In the tradition of women as the unsung keepers of history, Deborah Paredez’s second poetry collection tells her story as a Latina daughter of the Vietnam War.
The title refers to the year 1970—the Year of the Metal Dog in the lunar calendar—which was the year of the author’s birth, the year her father prepared to deploy to Vietnam along with many other Mexican-American immigrant soldiers, and a year of tremendous upheaval across the United States. Images from iconic photographs and her father’s snapshots are incorporated, fragmented, scrutinized, and reconstructed throughout the collection as Paredez recalls untold stories from a war that changed her family and the nation.
In poems and lamentations that evoke Hecuba, the mythic figure so consumed by grief over the atrocities of war that she was transformed into a howling dog, and La Llorona, the weeping woman in Mexican folklore who haunts the riverbanks in mourning and threatens to disturb the complicity of those living in the present, Paredez recontextualizes the Vietnam era, from the arrest of Angela Davis to the haunting image of Mary Ann Vecchio at the Kent State Massacre, never forgetting the outcry and outrage that women’s voices have carried across time.
When the forsaken city starts to burn,
after the men and children have fled,
stand still, silent as prey, and slowly turn
back. Behold the curse. Stay and mourn
the collapsing doorways, the unbroken bread
in the forsaken city starting to burn.
Don’t flinch. Don’t join in.
Resist the righteous scurry and instead
stand still, silent as prey. Slowly turn
your thoughts away from escape: the iron
gates unlatched, the responsibilities shed.
When the forsaken city starts to burn,
surrender to your calling, show concern
for those who remain. Come to a dead
standstill. Silent as prey, slowly turn
into something essential. Learn
the names of the fallen. Refuse to run ahead
when the forsaken city starts to burn.
Stand still and silent. Pray. Return.
“Deborah Paredez’s book The Year of the Dog presents a palimpsest of grief howling at the exposed face of Empire. Mixing myth, memory, image, and textual documentary, her verse invents, fragments, constructs, and disfigures. Collectively the poems speak with chilling and touching clarity as they address systemic brutality and militarized power in service to state, nation, and whiteness. This book is fierce, moving, and necessary.”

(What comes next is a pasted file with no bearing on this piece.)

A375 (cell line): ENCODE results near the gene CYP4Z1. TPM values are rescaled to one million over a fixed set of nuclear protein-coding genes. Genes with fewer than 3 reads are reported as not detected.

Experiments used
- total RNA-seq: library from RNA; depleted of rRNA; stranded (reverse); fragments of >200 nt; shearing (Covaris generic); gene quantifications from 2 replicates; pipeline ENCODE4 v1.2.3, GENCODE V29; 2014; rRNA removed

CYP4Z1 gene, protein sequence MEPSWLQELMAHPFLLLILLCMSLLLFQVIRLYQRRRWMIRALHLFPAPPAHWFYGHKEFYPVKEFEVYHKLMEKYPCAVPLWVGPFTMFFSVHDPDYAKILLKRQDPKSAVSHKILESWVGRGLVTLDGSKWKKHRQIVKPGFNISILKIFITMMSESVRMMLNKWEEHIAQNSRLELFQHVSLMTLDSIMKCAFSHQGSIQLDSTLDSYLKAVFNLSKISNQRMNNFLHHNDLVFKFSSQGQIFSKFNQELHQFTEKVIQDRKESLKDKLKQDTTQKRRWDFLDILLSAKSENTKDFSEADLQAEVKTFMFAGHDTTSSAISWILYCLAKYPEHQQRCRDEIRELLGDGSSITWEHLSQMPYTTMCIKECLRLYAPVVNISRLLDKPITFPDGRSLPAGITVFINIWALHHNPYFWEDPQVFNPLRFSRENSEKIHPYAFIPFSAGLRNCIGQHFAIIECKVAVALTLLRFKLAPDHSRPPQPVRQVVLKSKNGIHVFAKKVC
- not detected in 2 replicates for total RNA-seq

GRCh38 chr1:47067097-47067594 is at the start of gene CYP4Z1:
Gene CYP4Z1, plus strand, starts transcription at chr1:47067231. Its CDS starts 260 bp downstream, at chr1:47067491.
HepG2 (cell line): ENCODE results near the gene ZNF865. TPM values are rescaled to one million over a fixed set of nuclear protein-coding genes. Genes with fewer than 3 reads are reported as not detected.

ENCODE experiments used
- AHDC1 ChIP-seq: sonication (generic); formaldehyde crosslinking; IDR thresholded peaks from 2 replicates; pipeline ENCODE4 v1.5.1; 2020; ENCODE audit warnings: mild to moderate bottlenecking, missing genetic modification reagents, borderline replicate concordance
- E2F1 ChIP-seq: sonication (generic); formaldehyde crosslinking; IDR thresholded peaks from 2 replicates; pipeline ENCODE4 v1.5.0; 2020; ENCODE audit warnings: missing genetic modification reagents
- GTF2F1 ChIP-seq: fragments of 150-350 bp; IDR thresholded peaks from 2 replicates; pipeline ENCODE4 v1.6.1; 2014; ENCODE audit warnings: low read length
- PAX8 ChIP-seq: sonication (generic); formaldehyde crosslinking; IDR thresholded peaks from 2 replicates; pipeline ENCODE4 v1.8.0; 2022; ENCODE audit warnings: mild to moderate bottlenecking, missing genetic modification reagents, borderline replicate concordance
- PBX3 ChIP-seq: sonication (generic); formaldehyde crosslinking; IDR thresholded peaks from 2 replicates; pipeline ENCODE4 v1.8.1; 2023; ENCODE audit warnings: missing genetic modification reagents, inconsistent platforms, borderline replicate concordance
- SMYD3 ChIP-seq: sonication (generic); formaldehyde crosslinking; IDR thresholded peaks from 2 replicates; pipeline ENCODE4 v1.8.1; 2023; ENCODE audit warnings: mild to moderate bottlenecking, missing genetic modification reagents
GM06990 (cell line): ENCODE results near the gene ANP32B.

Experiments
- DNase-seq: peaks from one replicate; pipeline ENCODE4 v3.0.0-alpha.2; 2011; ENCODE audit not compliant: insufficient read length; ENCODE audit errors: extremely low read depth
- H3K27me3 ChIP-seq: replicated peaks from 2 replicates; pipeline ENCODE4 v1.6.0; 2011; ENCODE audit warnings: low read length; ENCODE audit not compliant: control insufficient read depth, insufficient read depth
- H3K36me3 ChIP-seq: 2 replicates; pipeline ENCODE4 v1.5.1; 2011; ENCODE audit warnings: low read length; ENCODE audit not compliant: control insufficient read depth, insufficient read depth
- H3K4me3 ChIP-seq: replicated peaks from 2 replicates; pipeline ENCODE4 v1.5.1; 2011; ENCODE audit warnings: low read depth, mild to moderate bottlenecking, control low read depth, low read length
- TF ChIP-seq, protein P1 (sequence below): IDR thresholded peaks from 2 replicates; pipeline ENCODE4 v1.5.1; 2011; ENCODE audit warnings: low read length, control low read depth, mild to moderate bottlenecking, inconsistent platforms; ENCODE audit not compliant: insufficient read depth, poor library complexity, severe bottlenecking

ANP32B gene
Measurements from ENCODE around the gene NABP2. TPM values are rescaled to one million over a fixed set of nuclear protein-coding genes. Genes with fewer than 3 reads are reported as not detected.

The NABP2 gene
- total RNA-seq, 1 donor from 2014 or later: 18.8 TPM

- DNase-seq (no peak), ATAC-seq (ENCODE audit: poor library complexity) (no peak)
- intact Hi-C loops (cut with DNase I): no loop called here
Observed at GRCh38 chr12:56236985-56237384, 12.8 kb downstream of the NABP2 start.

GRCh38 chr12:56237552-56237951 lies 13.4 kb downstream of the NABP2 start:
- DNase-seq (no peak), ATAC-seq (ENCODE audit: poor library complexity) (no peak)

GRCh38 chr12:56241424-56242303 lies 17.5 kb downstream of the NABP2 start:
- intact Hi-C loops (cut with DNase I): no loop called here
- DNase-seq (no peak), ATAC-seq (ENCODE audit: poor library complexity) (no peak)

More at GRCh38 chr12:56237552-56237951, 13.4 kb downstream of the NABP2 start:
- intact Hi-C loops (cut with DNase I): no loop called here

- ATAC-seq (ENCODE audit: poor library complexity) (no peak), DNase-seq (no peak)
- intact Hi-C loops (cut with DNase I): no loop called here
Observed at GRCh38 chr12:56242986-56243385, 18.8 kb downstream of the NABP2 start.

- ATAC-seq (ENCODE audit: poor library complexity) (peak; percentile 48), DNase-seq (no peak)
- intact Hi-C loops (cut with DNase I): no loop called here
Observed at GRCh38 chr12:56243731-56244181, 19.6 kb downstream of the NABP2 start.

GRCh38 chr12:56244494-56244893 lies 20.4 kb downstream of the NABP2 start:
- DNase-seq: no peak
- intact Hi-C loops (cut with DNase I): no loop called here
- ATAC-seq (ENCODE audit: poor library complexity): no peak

—Hoa Nguyen, author of Violet Energy Ingots
“Deborah Paredez’s Year of the Dog refuses to lay static on white space. Time is a character in this engaging collection, beginning in the tumultuous late ‘60s and reaching into now, today. Each poem becomes lyrical evidence laid before us—personal—and reckoned with. One feels the timeline has been lived. Yet, borders are crossed, fences jumped, and experimental detours—even graphic renderings—hold it all together. The echo of war and protest lingers. Paredez’s Year of the Dog is a song for now, as one confronts recent history through needful reflection.”
—Yusef Komunyakaa, author of Neon Vernacular: New and Selected Poems
“Deborah Paredez’s new collection, Year of the Dog, is a hauntingly beautiful collage, poems that move seamlessly between the close-up, intimate detail to a bird’s-eye view of history—like looking at one small segment of a large canvas then stepping back to take in the whole arresting sweep of it. Here, what it means to contend with grief, to live in the aftermath of national and personal trauma—the casualties and collateral damage of war and injustice—is in the hands of an unflinching witness. This is the inheritance of a poet born in the year of the dog: bound to the duty of remembering and to singing the names of the dead and the living in a voice turned again and again ‘into something essential.’”
—Natasha Trethewey, author of Monument: Poems: New and Selected
“In this striking and powerful collection, Deborah Paredez explores the personal and mythical dimensions of war. Weaving images with autobiography, history with poetry, and self with family, Year of the Dog is an essential work for understanding how war is connected to every facet of our lives.”
—Viet Thanh Nguyen, author of The Sympathizer